A policy that requires developers in the Reno metropolitan area to dedicate necessary water to Truckee Meadows Water Authority (“TMWA”) in order to receive water service for their developments has created a market for Truckee River surface water rights. In early 2015, a consolidation of TMWA and Washoe County’s water department was completed, and TMWA is now the major water utility in the region.
When developers dedicate surface water to TMWA, they pay a one-time water meter retro fit fee of $1,830/AF. In addition, they must dedicate or purchase from TMWA 1.11 AF for each 1 AF of demand under an adjusted yield system that TMWA implemented to meet watershed needs. Developers may also dedicate groundwater, though historically prices have varied widely. Truckee River water rights trade at prices that depend on several factors, including water quality, location, and urban growth in the area.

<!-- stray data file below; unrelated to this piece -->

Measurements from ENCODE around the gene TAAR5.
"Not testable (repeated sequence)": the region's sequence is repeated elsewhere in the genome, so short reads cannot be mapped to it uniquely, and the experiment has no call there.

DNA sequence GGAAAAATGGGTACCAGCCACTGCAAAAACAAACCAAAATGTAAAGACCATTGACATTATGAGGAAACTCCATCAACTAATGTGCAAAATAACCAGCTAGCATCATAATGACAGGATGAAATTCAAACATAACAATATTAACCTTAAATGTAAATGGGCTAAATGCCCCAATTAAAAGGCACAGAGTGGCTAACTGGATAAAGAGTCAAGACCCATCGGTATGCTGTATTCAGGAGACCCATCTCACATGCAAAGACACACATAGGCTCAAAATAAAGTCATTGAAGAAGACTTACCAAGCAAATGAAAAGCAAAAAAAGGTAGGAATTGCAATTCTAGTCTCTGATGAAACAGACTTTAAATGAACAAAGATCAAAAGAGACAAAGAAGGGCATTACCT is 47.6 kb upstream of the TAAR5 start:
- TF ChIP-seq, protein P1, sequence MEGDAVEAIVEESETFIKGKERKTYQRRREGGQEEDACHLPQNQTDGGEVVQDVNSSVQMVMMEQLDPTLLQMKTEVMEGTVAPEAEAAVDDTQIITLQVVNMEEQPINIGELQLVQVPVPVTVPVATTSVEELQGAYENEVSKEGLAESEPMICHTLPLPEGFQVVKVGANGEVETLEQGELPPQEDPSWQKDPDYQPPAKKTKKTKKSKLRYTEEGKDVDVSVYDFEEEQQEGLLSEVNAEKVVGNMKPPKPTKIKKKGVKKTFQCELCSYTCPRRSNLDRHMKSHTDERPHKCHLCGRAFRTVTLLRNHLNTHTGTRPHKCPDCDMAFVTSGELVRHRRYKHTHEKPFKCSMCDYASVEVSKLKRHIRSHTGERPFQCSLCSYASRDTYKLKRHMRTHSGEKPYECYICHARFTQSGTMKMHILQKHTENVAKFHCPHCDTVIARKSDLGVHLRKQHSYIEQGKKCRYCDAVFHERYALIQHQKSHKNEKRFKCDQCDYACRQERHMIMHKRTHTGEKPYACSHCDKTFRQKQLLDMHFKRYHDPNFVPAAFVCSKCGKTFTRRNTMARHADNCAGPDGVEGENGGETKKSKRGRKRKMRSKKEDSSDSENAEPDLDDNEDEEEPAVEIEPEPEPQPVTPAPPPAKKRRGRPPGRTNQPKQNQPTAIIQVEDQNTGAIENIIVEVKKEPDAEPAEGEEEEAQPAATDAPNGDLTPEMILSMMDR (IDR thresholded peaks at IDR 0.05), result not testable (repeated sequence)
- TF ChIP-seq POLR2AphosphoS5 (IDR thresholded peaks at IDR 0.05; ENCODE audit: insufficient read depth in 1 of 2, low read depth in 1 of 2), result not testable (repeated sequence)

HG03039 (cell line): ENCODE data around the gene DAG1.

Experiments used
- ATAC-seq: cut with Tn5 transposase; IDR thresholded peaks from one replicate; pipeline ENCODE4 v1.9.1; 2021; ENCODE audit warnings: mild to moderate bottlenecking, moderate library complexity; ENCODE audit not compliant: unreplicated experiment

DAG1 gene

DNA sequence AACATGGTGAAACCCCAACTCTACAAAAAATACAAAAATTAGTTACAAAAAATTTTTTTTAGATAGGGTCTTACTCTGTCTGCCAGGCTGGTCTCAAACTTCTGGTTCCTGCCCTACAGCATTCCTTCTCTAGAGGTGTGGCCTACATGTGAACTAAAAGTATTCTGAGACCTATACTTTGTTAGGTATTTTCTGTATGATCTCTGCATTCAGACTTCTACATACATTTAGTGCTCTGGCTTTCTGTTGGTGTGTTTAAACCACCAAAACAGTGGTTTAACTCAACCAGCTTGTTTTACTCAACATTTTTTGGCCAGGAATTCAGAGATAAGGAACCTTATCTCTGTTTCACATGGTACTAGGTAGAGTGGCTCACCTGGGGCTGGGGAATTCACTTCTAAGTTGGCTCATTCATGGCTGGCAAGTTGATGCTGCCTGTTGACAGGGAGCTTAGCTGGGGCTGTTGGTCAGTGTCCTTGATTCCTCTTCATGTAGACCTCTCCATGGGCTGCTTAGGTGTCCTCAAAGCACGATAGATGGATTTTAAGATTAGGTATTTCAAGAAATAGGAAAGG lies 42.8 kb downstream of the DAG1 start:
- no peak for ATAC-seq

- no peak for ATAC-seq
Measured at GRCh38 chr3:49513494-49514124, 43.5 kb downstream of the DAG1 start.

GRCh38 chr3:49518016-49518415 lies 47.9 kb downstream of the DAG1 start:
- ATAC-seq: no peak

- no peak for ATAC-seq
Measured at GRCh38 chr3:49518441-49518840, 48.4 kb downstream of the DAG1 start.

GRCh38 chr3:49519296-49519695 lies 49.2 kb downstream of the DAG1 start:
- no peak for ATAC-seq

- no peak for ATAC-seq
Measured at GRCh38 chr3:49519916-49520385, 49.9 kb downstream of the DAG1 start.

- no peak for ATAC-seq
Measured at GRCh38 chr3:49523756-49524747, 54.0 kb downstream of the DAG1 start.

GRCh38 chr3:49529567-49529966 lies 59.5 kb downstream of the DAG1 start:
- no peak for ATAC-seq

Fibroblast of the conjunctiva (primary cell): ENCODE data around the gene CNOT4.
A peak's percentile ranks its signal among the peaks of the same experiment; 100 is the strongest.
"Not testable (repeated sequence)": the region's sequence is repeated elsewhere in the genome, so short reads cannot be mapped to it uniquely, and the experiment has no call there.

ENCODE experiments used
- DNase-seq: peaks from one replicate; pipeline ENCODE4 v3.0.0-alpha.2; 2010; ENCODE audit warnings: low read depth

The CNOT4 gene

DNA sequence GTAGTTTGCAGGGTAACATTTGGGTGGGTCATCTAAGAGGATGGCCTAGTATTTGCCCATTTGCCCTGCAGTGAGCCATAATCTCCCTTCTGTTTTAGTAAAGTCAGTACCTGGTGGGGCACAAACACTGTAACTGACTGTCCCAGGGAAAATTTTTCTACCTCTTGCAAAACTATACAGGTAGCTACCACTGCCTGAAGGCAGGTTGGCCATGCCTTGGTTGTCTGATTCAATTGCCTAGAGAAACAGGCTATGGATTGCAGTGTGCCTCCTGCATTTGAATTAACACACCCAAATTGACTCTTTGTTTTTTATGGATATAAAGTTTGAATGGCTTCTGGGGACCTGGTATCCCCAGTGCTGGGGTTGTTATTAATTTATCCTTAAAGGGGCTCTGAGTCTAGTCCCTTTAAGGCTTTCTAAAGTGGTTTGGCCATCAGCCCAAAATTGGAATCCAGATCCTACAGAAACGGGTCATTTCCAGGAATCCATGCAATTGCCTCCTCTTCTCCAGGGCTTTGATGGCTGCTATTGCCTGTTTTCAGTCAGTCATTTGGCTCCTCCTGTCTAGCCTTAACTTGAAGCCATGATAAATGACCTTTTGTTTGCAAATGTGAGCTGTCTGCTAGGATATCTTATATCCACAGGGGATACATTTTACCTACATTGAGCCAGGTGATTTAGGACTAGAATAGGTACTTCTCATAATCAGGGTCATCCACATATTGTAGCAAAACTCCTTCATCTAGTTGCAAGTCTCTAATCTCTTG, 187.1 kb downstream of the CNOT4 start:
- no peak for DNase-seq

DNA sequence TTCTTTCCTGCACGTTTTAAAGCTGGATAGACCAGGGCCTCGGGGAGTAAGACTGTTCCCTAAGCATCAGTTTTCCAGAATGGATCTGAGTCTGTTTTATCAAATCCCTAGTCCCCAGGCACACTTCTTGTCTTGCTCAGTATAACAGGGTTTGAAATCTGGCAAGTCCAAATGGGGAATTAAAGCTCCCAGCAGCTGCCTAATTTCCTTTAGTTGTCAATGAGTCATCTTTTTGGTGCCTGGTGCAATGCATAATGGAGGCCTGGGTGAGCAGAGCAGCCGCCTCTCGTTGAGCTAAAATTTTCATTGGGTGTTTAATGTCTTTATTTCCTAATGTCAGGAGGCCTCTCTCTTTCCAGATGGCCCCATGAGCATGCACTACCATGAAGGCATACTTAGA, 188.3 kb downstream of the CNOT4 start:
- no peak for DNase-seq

Prices eased during 2015 (see chart). While there was no activity in the first half of the year, the price that TMWA charges when developers acquire the necessary water from the authority was set at $7,500/AF. In the second half of the year, the price increased slightly to $7,520/AF. In 2014, prices were at $7,690/AF in the first half of the year and $7,720/AF in the second half—up from $7,660/AF, where they settled in 2013 after declining from the all-time high of $32,848/AF in the first half of 2006. Before the run-up in 2005 and 2006, prices were at $5,264/AF and changes were incremental.
Activity was nominal during 2015 (see chart), with no dedications in the first half of the year and only 17.21 AF dedicated in the second half of the year. In 2014, 219.33 AF were dedicated in the first half of the year and 331.66 AF in the second half of the year. The all-time highest level of activity came in second half of 2005 when nearly 5,000 AF traded.
A demand for water rights driven by a growth boom ran up prices and activity in 2005 and 2006, but like much of the west, the development market in northern Nevada receded during the economic downturn and has been slow to recover. When will prices and activity rise signaling a return to normal?
Written by Marta L. Weismann